Elmer J. Fudd plays cupid (although still wearing his trademark derby) shooting arrows at animals so they fall in love with their female species (sans a bulldog who falls in love with a cat he's chasing, making the cat commit suicide). When he attempts to shoot Daffy Duck, who is bathing in a barn, the duck complains of the last time he was shot, which ended with him married and the father of many ducklings (including one with two heads), whose wallet photos he offers as evidence. Daffy stuffs Elmer into his own derby and shoots him away with his own bow, telling him to "SCRAM!" Although Elmer was cheerful at his job before, when he emerges from his hat, his stuttering laugh has never sounded more ominous.
Showing a rarely seen fiendish side, Elmer shoots a giant arrow to Daffy, almost destroying the landscape, and makes Daffy fall in love with a married hen. Her rooster husband furiously confronts Daffy. The duck declares it a mishap, claiming to be a family man himself (briefly appearing with a jalopy full of the previously mentioned ducklings). The rooster lets Daffy go, but Elmer shoots him yet again, starting the whole process over again.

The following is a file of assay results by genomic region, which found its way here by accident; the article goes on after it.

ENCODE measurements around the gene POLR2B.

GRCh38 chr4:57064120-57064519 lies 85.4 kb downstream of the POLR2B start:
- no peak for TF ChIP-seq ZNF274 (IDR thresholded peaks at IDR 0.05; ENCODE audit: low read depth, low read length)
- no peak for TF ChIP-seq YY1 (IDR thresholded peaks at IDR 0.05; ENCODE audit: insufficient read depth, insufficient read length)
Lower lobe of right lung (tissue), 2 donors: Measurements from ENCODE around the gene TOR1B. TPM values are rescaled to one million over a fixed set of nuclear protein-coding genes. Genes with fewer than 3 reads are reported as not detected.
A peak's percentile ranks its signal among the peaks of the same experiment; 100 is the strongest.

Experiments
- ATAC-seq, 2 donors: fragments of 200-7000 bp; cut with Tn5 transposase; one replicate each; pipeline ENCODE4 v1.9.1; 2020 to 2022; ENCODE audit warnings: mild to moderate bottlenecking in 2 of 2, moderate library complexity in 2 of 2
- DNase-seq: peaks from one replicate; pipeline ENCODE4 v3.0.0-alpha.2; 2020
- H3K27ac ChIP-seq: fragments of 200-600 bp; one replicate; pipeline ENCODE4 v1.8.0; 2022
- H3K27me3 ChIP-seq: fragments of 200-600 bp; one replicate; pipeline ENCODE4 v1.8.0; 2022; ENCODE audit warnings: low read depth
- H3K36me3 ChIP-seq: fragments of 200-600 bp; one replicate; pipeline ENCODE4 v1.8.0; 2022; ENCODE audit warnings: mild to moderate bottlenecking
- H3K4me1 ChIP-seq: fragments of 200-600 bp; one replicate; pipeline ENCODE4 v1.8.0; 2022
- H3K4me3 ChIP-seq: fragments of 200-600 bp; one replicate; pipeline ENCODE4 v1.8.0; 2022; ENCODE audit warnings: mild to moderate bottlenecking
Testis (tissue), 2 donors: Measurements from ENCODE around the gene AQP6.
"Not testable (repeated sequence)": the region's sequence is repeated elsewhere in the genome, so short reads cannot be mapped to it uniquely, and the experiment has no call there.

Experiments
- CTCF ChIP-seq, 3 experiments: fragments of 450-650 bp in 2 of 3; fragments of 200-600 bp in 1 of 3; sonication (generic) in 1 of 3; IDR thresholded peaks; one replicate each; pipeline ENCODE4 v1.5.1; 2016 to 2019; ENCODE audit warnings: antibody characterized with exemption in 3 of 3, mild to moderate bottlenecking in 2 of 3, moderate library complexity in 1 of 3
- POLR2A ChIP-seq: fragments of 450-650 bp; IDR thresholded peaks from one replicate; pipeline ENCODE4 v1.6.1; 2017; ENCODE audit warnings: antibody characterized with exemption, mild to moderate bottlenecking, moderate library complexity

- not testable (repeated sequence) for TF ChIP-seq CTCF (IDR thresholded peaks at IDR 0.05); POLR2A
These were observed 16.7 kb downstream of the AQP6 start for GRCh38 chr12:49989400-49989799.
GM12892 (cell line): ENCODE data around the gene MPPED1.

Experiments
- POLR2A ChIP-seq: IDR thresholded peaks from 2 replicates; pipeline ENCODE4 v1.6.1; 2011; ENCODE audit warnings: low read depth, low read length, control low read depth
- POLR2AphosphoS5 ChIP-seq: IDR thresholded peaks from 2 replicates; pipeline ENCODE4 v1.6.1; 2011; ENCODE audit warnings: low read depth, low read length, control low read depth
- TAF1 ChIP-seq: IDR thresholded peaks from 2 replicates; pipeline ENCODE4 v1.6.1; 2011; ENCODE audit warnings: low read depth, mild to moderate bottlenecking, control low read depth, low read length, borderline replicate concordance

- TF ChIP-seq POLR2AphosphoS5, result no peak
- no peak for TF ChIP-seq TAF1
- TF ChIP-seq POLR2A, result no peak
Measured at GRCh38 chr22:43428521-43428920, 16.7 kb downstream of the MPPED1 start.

When the rooster is shocked that he is kissing Daffy, there is an abrupt fade to black. According to historian Greg Ford, the original ending involved Daffy saying "If you haven't tried it, don't knock it." Whether it was removed for the Blue Ribbon reissue or from the original release print is unknown.
First cartoon to use WARNER BROS. PICTURES INC. on opening titles. Closing drum ending would still have PRODUCED BY WARNER BROS. CARTOONS until Odor-able Kitty.
Versions of this cartoon shown on Cartoon Network and Boomerang in America cut the part where the cat shoots himself with a gun (along with his nine lives doing the same) when the bulldog who has been struck by the cupid arrow by Elmer starts falling in love with the cat.
While the a.a.p. version airing on CN/Boomerang in USA and Latin America (and also Tooncast) removes the entire scene featuring the cat and the bulldog, the 1995 dubbed version airing on CN/Boomerang USA only removes the part where the cat shoots himself by using a fake "fade in" to the next scene.
While CN/Boomerang in USA and Latin America as well as Tooncast air the cartoon censored, the cartoon however airs uncensored on CN/Boomerang outside America (especially European countries).